In CHANGE, you go through hours every minute. I can’t believe that the game clock is set to go so fast. I would wake up from the shelter each morning, ask two people for change, root through one trashcan, and it was already past noon. And your total play time each day is limited, because apparently homeless people don’t wander the streets after 9pm. After that, the screen fades to black and you start a new day, after apparently sleeping on the sidewalk.

Given your walking speed, you can only jog past maybe ten buildings in a day. And it’s half that amount if you want to make it back to the same shelter by nightfall. You have to move so quickly that CHANGE becomes a game of clicking on as many things on the screen as you can to try and collect bottles, get money, find food, talk to important characters and find resource buildings. You are clicking like mad, instead of contemplating what it means to be homeless.

If the game clock moved a lot slower, CHANGE would be more tactical, and more enjoyable for strategic players. You could actually plan ahead and set goals for each day, like how long you want to study in the library, how much you need to make busking (once you get the guitar) in order to buy good food, which shelter offers the best advantages to sleep at, how long before you are ready to apply for a job, and other activities as you struggle against your homelessness. I suspect that the developers didn’t do this because it would make the game much easier too. The rapidly spinning game clock adds an artificial level of difficulty. Personally, I don’t think it needs to be there. And it draws the focus away from having the player contemplate what it means to be homeless. Because it’s not running down the street grabbing bottles and cans every day at breakneck speed.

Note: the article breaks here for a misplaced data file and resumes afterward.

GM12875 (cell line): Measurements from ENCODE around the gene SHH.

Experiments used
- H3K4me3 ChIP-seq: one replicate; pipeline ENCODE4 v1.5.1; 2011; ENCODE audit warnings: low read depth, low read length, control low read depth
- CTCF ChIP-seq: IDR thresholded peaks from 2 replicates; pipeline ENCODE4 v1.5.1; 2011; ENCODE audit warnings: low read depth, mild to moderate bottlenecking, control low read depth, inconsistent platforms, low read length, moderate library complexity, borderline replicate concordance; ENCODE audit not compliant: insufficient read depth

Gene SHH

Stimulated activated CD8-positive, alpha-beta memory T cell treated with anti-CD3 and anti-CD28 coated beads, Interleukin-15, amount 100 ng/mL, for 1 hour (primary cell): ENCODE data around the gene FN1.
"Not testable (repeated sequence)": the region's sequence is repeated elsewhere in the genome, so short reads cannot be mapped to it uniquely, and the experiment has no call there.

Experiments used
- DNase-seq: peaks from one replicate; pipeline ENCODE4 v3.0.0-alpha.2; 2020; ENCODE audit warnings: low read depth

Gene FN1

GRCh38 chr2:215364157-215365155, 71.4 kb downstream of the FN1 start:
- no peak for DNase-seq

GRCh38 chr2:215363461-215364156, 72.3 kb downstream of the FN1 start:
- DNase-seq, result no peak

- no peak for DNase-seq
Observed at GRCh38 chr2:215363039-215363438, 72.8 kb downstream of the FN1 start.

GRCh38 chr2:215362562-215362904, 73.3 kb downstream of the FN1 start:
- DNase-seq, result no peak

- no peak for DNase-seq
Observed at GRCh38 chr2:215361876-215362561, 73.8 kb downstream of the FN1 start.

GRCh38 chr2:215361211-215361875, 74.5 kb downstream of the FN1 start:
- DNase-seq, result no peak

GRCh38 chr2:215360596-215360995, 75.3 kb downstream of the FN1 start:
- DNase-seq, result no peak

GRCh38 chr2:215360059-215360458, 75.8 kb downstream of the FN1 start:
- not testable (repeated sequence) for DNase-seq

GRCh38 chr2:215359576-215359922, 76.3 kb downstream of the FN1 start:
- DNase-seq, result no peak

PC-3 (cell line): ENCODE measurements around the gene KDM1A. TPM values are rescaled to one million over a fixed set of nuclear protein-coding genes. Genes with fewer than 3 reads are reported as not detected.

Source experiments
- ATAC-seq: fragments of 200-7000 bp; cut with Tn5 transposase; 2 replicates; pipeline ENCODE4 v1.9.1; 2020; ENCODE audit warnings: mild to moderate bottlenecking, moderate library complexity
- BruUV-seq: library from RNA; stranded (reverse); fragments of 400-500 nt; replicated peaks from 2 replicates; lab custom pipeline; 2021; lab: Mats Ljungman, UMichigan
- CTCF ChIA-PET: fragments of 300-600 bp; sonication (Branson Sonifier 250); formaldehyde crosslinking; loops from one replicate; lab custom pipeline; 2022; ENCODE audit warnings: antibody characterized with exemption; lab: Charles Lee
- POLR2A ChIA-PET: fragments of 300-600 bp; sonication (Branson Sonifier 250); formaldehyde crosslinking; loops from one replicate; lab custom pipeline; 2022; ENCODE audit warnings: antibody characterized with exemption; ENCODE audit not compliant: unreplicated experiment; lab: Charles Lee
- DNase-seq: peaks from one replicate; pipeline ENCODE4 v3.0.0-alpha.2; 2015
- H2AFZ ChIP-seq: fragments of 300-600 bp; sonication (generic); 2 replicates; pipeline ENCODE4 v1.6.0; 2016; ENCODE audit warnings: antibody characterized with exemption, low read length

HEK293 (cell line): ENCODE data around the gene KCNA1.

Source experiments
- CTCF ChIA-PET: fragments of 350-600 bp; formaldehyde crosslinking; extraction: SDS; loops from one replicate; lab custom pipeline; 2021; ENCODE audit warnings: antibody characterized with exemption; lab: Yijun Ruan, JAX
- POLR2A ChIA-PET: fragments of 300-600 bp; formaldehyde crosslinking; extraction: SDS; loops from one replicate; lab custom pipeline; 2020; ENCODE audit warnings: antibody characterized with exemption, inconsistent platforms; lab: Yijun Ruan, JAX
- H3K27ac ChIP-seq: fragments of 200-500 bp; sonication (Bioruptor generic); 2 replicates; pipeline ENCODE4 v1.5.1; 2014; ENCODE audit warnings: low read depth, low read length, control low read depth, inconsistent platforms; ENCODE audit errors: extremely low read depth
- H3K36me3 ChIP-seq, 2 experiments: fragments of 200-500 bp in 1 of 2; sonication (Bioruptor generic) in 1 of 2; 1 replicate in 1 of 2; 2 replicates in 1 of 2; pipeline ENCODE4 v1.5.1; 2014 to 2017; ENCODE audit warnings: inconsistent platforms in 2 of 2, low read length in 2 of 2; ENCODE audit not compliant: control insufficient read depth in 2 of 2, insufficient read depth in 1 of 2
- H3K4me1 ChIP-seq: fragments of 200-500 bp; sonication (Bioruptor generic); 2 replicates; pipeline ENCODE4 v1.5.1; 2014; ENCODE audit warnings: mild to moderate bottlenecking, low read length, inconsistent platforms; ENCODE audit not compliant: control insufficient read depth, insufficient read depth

On the positive side, I do like how you are often given choices where you can be selfish or generous with other people. The really eye-opening thing is that as gamers, we often like to pick the good choice so that we can become paragons of virtue on some morality scale. In CHANGE, the best choice is normally to be selfish, because that is how you survive. Sure, giving the last bed in the shelter to a young kid that night might make you feel warm inside, but it means you might die out in the cold, and the kid probably wont even thank you. That is the harsh reality of survival out on the streets, and when CHANGE is presenting it like that, the game is at its best.

In the end, while I fully support the mission of CHANGE: A Homeless Survival Experience, as a game, it leaves a little to be desired. Slowing down the game clock would be a big help, as would adding more of a story, missions or some type of daily goals beyond just wandering around and surviving. As it stands now, at $15, CHANGE is not a bad deal. There are better side scroller adventures on Steam right now, but none are likely going to be quite as unique or as eye-opening as CHANGE.